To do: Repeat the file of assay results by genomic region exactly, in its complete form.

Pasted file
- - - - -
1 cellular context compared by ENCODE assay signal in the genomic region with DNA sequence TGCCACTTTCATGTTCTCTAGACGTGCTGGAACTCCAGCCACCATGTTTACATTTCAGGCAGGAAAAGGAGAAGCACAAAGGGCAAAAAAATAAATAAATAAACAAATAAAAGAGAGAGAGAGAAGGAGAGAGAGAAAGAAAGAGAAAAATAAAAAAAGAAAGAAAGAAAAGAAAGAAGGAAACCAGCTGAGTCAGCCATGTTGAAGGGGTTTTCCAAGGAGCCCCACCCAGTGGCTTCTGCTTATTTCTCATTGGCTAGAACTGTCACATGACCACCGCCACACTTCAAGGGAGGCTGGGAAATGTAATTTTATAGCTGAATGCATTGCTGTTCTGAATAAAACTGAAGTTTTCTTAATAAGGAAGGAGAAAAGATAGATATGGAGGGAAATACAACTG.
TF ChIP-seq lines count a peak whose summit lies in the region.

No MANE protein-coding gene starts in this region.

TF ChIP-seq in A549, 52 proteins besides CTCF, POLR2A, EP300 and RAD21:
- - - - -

1 cellular context compared by ENCODE assay signal in the genomic region with DNA sequence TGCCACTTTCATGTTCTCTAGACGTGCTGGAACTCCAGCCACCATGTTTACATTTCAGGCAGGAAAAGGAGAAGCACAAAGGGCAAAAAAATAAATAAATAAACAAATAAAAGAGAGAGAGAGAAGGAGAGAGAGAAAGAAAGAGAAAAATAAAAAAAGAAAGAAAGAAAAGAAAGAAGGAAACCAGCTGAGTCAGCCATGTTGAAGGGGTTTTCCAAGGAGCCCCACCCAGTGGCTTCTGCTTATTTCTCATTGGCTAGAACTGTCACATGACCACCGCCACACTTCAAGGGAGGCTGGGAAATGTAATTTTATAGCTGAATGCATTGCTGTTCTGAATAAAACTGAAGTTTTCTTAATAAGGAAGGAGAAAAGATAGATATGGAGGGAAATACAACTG.
TF ChIP-seq lines count a peak whose summit lies in the region.

No MANE protein-coding gene starts in this region.

TF ChIP-seq in A549, 52 proteins besides CTCF, POLR2A, EP300 and RAD21: